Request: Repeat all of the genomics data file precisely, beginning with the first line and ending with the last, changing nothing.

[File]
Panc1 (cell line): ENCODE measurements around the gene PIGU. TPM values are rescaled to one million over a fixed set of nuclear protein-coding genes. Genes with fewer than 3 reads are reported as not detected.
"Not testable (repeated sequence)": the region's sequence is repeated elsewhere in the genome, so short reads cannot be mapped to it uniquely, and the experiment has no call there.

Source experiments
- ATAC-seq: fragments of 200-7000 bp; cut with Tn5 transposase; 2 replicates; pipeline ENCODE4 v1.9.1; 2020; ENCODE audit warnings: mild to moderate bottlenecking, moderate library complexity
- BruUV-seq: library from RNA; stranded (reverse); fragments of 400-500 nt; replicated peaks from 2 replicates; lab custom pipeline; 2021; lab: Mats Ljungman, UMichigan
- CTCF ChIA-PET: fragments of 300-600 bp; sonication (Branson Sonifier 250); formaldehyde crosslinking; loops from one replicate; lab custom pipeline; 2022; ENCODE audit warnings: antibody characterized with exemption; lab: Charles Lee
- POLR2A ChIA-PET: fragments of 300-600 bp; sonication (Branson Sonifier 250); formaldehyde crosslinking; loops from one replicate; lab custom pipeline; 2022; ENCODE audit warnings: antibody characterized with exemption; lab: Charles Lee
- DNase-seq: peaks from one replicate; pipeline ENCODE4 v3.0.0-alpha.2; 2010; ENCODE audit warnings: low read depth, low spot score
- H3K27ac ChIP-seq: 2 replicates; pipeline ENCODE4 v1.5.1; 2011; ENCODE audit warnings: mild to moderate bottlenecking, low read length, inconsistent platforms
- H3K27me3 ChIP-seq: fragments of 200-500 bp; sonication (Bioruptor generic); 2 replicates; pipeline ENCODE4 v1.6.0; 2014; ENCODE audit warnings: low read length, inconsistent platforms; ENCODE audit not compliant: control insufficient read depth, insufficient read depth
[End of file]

Panc1 (cell line): ENCODE measurements around the gene PIGU. TPM values are rescaled to one million over a fixed set of nuclear protein-coding genes. Genes with fewer than 3 reads are reported as not detected.
"Not testable (repeated sequence)": the region's sequence is repeated elsewhere in the genome, so short reads cannot be mapped to it uniquely, and the experiment has no call there.

Source experiments
- ATAC-seq: fragments of 200-7000 bp; cut with Tn5 transposase; 2 replicates; pipeline ENCODE4 v1.9.1; 2020; ENCODE audit warnings: mild to moderate bottlenecking, moderate library complexity
- BruUV-seq: library from RNA; stranded (reverse); fragments of 400-500 nt; replicated peaks from 2 replicates; lab custom pipeline; 2021; lab: Mats Ljungman, UMichigan
- CTCF ChIA-PET: fragments of 300-600 bp; sonication (Branson Sonifier 250); formaldehyde crosslinking; loops from one replicate; lab custom pipeline; 2022; ENCODE audit warnings: antibody characterized with exemption; lab: Charles Lee
- POLR2A ChIA-PET: fragments of 300-600 bp; sonication (Branson Sonifier 250); formaldehyde crosslinking; loops from one replicate; lab custom pipeline; 2022; ENCODE audit warnings: antibody characterized with exemption; lab: Charles Lee
- DNase-seq: peaks from one replicate; pipeline ENCODE4 v3.0.0-alpha.2; 2010; ENCODE audit warnings: low read depth, low spot score
- H3K27ac ChIP-seq: 2 replicates; pipeline ENCODE4 v1.5.1; 2011; ENCODE audit warnings: mild to moderate bottlenecking, low read length, inconsistent platforms
- H3K27me3 ChIP-seq: fragments of 200-500 bp; sonication (Bioruptor generic); 2 replicates; pipeline ENCODE4 v1.6.0; 2014; ENCODE audit warnings: low read length, inconsistent platforms; ENCODE audit not compliant: control insufficient read depth, insufficient read depth